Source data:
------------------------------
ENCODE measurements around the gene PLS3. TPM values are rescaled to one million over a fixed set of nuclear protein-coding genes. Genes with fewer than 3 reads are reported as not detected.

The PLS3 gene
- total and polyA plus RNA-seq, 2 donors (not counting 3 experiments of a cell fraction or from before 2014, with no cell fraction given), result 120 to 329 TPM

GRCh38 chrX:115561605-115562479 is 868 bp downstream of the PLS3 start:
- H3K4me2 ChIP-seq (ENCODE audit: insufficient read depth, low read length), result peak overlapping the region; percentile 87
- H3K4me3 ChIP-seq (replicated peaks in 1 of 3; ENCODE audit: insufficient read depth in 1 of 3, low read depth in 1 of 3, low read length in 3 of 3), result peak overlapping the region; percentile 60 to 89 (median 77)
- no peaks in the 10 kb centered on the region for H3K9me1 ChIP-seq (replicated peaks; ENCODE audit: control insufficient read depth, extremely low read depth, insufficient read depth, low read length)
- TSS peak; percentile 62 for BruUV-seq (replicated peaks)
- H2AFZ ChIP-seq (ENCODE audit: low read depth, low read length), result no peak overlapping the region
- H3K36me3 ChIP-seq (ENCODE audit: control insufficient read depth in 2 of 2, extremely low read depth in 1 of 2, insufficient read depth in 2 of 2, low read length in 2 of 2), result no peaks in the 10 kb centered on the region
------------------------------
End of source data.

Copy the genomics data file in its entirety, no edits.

ENCODE measurements around the gene PLS3. TPM values are rescaled to one million over a fixed set of nuclear protein-coding genes. Genes with fewer than 3 reads are reported as not detected.

The PLS3 gene
- total and polyA plus RNA-seq, 2 donors (not counting 3 experiments of a cell fraction or from before 2014, with no cell fraction given), result 120 to 329 TPM

GRCh38 chrX:115561605-115562479 is 868 bp downstream of the PLS3 start:
- H3K4me2 ChIP-seq (ENCODE audit: insufficient read depth, low read length), result peak overlapping the region; percentile 87
- H3K4me3 ChIP-seq (replicated peaks in 1 of 3; ENCODE audit: insufficient read depth in 1 of 3, low read depth in 1 of 3, low read length in 3 of 3), result peak overlapping the region; percentile 60 to 89 (median 77)
- no peaks in the 10 kb centered on the region for H3K9me1 ChIP-seq (replicated peaks; ENCODE audit: control insufficient read depth, extremely low read depth, insufficient read depth, low read length)
- TSS peak; percentile 62 for BruUV-seq (replicated peaks)
- H2AFZ ChIP-seq (ENCODE audit: low read depth, low read length), result no peak overlapping the region
- H3K36me3 ChIP-seq (ENCODE audit: control insufficient read depth in 2 of 2, extremely low read depth in 1 of 2, insufficient read depth in 2 of 2, low read length in 2 of 2), result no peaks in the 10 kb centered on the region